Chambal Safari Lodge
Located an hour out of Agra, Chambal Safari Lodge is an oasis of tranquility and gracious hospitality, nestling in the midst of a sprawling 35 acre heritage plantation of large old growth trees, surrounded by family owned farmland. The Lodge has been lovingly restored and extended, the plantation supplemented with large numbers of native trees and plants, and now boasts over 198 different species of birds and mammals.
The Lodge kitchen uses locally grown organic produce and offers home-cooked traditional Indian buffet meals. The eco-friendly accommodation in 10 independent double/twin bed ensuite cottages/rooms, combines the natural warmth of local homes with the comfort of modern amenities, and the entire staff is from within the local community. The Lodge organizes guided river, jeep and camel safaris and nature walks in the Chambal Valley – allowing you to explore the natural, cultural and historical heritage at their own pace.
A 250 mile (400km) stretch of the river Chambal has been designated The National Chambal Sanctuary, known for its Gharials, Marsh Crocodiles, Gangetic Dolphins and over 330 bird species. Tours are led by trained naturalists, and you are provided with an information pack, including extensive and regularly updated checklists of species.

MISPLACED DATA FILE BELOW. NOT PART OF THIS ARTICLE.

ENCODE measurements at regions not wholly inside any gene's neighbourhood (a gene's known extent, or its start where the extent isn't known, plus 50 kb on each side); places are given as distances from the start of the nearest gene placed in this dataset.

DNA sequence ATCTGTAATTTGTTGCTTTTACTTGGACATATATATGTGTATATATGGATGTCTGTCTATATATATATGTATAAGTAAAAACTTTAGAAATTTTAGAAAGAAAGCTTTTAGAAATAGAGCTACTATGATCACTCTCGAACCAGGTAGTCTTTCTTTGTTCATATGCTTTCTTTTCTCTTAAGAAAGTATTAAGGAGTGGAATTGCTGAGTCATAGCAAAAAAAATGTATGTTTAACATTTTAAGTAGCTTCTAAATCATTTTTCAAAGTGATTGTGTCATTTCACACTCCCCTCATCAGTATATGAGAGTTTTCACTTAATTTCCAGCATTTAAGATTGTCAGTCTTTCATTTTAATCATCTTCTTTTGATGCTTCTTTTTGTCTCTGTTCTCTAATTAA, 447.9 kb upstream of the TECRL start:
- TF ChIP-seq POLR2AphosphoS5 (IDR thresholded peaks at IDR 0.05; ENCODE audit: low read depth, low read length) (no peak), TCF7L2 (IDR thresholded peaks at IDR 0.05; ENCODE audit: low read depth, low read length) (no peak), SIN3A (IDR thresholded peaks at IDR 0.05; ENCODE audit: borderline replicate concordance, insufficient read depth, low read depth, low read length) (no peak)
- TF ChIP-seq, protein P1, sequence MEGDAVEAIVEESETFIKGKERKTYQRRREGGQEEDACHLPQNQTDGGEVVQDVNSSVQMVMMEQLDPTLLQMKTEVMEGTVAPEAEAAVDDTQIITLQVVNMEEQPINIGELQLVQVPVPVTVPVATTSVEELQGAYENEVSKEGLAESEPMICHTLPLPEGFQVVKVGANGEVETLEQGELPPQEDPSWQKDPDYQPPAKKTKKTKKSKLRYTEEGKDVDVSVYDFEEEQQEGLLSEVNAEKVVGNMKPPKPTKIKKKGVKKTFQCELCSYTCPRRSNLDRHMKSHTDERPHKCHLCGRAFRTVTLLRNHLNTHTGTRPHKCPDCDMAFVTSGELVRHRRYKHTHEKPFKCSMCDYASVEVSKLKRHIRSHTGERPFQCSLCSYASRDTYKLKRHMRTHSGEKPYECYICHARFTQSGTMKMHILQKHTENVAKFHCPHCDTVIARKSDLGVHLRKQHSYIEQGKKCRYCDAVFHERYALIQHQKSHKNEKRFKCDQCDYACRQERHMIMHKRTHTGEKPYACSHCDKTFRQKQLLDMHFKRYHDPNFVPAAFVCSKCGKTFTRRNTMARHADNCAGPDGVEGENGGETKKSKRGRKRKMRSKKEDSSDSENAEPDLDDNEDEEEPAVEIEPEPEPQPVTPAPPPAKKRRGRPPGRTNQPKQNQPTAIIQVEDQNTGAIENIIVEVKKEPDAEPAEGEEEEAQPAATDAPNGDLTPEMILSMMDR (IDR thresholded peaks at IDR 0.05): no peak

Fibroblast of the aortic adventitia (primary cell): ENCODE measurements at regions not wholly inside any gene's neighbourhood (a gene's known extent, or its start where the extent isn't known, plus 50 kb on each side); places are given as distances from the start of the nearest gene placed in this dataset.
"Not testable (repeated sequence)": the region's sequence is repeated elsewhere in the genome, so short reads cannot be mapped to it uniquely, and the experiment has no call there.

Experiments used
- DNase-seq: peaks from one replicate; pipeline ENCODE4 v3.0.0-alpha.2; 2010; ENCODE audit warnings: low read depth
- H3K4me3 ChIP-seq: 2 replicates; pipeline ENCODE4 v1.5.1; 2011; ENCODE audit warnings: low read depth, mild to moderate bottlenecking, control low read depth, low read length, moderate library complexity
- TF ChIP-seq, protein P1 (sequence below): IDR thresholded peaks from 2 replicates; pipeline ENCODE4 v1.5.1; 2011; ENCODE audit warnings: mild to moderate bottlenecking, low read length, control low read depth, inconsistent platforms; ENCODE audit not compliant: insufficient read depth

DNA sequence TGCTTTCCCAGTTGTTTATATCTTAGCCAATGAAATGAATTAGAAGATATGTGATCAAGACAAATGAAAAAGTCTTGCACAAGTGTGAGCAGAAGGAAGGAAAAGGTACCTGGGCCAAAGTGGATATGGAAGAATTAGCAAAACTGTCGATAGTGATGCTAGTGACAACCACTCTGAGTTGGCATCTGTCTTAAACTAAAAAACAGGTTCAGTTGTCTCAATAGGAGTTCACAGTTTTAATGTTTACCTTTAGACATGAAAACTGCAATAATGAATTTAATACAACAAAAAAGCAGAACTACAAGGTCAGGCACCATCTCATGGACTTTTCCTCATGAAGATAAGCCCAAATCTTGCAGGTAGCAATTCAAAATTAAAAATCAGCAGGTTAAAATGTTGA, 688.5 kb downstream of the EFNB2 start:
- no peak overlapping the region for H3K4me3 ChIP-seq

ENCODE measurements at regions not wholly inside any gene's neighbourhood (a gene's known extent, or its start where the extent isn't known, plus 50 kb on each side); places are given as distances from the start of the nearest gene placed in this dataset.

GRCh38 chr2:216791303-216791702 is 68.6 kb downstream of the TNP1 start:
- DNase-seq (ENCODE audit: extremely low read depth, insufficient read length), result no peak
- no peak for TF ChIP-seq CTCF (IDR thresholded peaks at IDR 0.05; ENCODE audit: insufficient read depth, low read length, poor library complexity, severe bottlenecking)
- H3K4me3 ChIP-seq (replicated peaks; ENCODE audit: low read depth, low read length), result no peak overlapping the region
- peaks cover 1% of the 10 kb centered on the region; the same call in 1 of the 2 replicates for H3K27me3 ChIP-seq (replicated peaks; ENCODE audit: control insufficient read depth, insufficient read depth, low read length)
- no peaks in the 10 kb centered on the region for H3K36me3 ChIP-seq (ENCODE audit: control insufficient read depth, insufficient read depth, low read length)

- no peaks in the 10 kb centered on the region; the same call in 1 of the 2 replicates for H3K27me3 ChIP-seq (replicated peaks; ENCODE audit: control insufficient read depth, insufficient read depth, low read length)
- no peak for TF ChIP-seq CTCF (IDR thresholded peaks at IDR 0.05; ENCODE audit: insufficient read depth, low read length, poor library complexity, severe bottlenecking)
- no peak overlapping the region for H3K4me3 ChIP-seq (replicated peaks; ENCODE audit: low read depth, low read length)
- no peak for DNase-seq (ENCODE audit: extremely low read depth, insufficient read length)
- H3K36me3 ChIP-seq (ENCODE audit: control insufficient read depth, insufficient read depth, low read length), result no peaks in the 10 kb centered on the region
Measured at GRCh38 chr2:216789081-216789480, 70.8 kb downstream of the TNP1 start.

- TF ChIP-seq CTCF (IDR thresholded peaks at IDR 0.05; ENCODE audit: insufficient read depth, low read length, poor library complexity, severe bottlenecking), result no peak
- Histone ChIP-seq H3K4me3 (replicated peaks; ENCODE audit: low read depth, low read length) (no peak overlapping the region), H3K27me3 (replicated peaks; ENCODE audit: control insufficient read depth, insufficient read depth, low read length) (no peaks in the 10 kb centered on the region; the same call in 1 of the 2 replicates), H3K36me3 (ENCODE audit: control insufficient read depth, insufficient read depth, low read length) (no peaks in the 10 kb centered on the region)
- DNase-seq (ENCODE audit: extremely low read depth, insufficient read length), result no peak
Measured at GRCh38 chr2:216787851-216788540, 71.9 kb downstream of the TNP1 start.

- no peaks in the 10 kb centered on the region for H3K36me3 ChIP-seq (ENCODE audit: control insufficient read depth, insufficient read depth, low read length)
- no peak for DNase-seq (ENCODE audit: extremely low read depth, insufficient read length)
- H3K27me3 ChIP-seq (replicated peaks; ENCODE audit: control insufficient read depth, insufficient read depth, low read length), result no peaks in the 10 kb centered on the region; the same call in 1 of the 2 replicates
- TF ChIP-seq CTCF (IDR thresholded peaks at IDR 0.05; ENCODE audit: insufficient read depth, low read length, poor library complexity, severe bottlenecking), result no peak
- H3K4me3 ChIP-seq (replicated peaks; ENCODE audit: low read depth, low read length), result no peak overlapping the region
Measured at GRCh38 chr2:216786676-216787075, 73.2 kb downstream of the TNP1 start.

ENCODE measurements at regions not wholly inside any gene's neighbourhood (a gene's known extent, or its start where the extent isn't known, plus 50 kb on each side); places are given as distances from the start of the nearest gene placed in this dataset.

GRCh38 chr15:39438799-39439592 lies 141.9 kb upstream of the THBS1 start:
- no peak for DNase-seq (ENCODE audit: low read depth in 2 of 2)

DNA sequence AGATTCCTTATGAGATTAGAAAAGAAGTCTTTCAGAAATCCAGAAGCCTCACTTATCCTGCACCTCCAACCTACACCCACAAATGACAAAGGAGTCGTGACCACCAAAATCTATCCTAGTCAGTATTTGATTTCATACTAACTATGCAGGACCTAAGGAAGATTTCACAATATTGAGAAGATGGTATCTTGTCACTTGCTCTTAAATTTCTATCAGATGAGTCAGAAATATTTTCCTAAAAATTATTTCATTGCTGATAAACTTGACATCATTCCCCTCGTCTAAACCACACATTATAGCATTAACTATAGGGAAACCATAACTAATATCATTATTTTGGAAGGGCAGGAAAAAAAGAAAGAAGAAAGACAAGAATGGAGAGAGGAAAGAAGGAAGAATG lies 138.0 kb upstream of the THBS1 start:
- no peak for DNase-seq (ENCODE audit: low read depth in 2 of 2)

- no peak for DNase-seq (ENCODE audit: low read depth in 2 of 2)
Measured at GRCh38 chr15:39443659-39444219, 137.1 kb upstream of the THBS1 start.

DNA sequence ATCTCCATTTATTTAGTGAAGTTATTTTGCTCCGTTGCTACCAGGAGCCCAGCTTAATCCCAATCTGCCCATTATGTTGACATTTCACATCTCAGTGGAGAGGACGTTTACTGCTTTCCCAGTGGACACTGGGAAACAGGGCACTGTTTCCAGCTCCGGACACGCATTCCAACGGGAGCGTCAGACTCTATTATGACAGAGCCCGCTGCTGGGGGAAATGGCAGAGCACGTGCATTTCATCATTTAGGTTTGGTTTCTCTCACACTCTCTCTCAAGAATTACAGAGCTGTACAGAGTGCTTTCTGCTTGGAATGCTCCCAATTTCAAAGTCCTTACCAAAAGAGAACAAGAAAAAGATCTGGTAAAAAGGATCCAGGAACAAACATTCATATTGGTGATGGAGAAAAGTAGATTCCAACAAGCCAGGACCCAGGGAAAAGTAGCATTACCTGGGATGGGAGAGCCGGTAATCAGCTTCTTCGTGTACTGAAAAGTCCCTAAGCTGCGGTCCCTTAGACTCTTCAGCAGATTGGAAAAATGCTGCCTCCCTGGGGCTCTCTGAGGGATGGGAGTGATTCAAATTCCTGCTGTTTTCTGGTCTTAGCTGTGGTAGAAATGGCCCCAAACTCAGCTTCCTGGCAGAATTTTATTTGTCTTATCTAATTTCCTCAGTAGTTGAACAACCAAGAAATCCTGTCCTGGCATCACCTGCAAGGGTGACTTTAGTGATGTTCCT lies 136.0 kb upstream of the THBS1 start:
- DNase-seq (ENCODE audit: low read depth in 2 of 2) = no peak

The calm and gentle River Chambal is best explored on boats. The Lodge also organizes birdwatching trips to the Sarus Crane Conservation Area, as well as morning and evening rambles in the Lodge grounds and surrounding countryside with the resident naturalists.
The ancient temple complex at Bateshwar on the river Yamuna, 6 miles (10 km) from the Chambal Safari Lodge, consisting of more than a hundred temples dedicated to the Hindu God Shiva.
Include camel safaris through the ravines and villages up to the magnificent ruins of Fort Ater, and village walks to the nearby village of Jarar for an experience of rural India. Children are welcome.
Agra, a city in northern India’s Uttar Pradesh state, is home to the iconic Taj Mahal, a mausoleum built for the Mughal ruler Shah Jahan’s wife, Mumtaz Mahal, who died in childbirth in 1631. Set behind a reflecting pool inside a courtyard defined by 4 minarets, the imposing main building features a massive dome and intricately carved white marble inlaid with precious stones.
Ways you can help in Agra
The project houses approx 270 Indian Sloth bear, which have been removed from the streets of India, where they were popularly known as ‘the dancing bears’. The Qalanders, as their masters were known, have been rehabilitated as part of this Bear Rescue program. They run small shops or enterprises. You can help prepare meals for […]